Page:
Why Don't People Understand Me?
Most people want to feel understood. It's tempting to think that close friends or partners should be able to read our minds. This just isn't the case, any more than you can read theirs.
Keeping communication clear and open will help. Voice your concerns in a way other people can relate to. Being defensive or aggressive will make the situation worse. Be prepared to explain your points in an easily understood way.
X had a problem she was rather embarrassed about. When she tried talking to a friend, X spoke more and more quietly, until her voice was a mere whisper.
Her friend kept asking her to repeat what she was saying, leaning forwards to catch the words. This made X even more uncomfortable. Her friend said, " Sorry, I can't understand you."
X felt crushed and ended the conversation, leaving without resolving the issue. She didn't realize her friend literally couldn't hear what was being said.
The same thing may happen if you try to speak to someone in a busy place, say at a party.
Timing your approach
If the person you want to speak to is in a rush, overtired, or engrossed in a film, that's not the best time to look for help. For one thing, they will be preoccupied, and for another, it's not fair to expect their full attention. Of course, if your problem is urgent, you may need to go ahead anyway, but bear in mind that you may not get the response you'd hoped for.
It may seem easier to start talking after a couple of alcoholic drinks, but be aware that this may affect your judgement, and that of the other person.
Are you making yourself clear?
If you say, " I'm in a bad mood," others could take it as a warning to keep their head down and not annoy you further. You may mean, " I'm really upset," or perhaps, " I'm worried." Try to be specific.
It can be tempting to act out your feelings. Again, there's a risk that other people will misinterpret you sitting silently in a corner as sulking. This may make them wonder if they've done something wrong. It's better to say, " I need a bit of breathing space, I'm upset about something that happened at work." This takes pressure off them, and if you do later want to talk, they will be more willing to listen.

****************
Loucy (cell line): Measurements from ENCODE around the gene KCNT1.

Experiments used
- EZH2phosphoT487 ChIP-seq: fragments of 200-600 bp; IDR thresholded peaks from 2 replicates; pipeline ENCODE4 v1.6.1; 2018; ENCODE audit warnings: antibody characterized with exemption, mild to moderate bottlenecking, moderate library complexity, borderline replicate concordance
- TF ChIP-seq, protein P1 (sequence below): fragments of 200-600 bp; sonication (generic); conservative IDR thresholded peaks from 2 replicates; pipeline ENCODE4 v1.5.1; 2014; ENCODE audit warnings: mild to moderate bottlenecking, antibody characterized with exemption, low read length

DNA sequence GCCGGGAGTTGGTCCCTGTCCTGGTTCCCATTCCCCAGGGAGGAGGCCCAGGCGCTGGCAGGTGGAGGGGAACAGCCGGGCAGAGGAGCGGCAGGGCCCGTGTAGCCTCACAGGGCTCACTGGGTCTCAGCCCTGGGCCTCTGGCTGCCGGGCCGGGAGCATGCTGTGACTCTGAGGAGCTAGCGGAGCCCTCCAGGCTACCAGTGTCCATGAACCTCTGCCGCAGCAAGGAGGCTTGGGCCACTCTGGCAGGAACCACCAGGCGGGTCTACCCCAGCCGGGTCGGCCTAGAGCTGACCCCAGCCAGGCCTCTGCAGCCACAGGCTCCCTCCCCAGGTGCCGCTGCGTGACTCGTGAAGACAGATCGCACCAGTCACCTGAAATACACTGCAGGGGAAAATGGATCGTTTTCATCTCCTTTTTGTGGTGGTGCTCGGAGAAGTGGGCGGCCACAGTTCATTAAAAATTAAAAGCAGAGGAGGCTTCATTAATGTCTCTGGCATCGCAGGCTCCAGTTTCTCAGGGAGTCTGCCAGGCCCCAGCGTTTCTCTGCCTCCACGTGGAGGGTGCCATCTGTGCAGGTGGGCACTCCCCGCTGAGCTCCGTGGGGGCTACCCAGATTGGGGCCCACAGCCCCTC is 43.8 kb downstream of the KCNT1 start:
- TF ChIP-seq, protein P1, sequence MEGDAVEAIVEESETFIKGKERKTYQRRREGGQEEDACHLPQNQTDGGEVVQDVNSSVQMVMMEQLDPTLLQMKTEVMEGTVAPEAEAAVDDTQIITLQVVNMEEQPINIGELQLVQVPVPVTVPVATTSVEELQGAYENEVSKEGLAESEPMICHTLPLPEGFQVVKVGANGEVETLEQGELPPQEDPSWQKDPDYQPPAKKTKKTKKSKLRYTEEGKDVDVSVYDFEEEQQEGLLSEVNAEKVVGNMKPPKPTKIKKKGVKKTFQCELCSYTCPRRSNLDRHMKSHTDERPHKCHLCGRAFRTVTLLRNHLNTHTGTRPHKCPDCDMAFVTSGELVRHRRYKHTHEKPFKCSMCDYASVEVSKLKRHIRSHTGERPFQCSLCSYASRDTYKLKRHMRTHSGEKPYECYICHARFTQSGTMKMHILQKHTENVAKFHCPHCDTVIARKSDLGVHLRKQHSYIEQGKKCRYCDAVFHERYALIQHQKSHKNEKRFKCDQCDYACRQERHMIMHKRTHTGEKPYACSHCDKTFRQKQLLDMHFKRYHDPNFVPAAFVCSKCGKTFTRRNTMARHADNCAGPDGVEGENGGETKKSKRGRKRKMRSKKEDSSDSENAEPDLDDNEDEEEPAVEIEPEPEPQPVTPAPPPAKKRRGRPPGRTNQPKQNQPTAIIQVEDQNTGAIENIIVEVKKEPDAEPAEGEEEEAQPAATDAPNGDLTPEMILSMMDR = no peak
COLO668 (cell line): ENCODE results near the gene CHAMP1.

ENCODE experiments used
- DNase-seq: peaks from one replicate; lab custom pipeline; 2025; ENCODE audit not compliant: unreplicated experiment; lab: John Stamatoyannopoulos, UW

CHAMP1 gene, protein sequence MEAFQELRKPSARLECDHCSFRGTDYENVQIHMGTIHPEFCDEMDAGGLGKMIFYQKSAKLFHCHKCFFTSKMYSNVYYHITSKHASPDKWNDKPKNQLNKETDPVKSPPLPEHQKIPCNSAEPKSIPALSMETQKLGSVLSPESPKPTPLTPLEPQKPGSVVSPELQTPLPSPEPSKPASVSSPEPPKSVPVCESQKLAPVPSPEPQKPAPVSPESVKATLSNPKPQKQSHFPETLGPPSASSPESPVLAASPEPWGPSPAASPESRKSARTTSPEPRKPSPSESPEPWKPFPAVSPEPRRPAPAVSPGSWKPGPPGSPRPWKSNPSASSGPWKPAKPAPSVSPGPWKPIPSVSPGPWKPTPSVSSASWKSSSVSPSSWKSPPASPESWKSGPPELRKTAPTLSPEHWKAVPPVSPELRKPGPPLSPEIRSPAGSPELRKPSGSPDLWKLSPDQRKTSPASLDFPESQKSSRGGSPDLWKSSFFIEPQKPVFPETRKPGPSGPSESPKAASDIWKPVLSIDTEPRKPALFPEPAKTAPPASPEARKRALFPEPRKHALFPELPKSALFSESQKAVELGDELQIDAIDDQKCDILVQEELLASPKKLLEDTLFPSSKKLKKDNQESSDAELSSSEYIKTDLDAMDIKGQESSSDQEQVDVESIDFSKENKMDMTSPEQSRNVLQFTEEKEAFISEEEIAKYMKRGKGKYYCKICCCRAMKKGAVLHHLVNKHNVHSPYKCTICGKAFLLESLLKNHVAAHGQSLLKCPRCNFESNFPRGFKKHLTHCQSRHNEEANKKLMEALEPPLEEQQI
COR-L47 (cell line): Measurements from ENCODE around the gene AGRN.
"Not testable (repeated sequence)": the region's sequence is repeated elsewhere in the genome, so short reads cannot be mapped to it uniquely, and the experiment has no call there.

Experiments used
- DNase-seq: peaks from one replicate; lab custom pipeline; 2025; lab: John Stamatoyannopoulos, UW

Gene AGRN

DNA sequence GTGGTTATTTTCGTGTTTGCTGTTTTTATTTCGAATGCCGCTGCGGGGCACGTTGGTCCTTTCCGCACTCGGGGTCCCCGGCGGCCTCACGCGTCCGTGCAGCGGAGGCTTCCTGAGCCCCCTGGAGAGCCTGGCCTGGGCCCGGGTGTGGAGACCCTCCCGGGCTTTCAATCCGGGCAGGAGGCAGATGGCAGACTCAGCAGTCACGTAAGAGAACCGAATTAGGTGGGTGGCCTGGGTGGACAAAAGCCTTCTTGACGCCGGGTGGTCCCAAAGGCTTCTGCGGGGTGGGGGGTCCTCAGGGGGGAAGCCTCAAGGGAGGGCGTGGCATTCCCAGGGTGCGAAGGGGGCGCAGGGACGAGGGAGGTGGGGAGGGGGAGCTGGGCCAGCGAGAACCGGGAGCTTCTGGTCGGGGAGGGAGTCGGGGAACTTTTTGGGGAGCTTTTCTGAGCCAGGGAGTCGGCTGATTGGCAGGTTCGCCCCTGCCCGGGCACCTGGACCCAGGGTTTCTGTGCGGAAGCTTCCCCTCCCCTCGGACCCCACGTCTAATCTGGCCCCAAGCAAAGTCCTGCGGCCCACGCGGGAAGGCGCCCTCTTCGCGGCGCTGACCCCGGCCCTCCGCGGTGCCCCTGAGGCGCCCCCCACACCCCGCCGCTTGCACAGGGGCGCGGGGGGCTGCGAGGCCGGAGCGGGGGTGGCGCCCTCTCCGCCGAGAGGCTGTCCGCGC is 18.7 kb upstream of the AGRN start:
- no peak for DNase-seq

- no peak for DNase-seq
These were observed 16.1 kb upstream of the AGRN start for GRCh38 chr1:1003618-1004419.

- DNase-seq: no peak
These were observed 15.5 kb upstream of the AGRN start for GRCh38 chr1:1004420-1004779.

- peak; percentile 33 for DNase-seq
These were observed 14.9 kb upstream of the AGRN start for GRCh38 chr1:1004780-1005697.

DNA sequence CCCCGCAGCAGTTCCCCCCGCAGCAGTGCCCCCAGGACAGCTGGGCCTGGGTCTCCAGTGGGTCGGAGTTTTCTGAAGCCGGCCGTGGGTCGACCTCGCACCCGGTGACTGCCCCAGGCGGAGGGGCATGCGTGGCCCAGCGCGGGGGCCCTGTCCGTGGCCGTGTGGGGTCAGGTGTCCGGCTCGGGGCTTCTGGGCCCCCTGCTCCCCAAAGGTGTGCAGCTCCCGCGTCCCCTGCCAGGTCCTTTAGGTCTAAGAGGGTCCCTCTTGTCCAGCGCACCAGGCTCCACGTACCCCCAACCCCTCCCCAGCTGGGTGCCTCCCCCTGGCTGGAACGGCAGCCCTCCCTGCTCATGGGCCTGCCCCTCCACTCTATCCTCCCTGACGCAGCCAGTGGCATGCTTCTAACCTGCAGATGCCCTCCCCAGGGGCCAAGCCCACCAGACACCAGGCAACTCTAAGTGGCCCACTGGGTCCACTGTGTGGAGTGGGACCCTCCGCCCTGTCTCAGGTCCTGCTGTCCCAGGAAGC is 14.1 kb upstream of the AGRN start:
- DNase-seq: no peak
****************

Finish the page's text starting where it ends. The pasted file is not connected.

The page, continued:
Talk to the right people
If you have a problem, it's worth seeking out people who can really help. For instance, you may feel that nobody understands a medical condition you're living with. In all honesty, someone who doesn't have the condition will not be able to fully relate. So it's worth looking for a support group.
There are many on-line groups where you can interact with people in the same boat as yourself. You can swap advice, find a sympathetic ear, or offer support to others. It's okay to have a rant, let off some steam, and you can learn a lot from reading people's comments. The basic problem remains, but at least you'll feel more understood.
If you'd rather talk to someone you know, think, who is a good listener? Some people have trouble paying attention. They may lack concentration, or be uncomfortable talking about certain things. If you think to yourself, "Z never understands what I'm trying to say," then Z isn't the best person to approach.
Not everyone will understand you all the time. The best thing you can do in some situations is make sure you understand yourself. That way, you can be clearer about what message you are trying to put across, and the outcome you'd hope for when sharing your feelings.
By taking some responsibility on yourself, you stand a much better chance of being understood.
People are not mind readers
Speak up and be clear
Try to time your approach sensibly
Talk to the right people
Be realistic in your expectations
Remember other people feel the same way
Consider professional help
If you feel constantly misunderstood, it may be worth talking to your doctor. They can check if you have underlying depression. You may be offered referral to a counsellor, who can help you see things in a different light.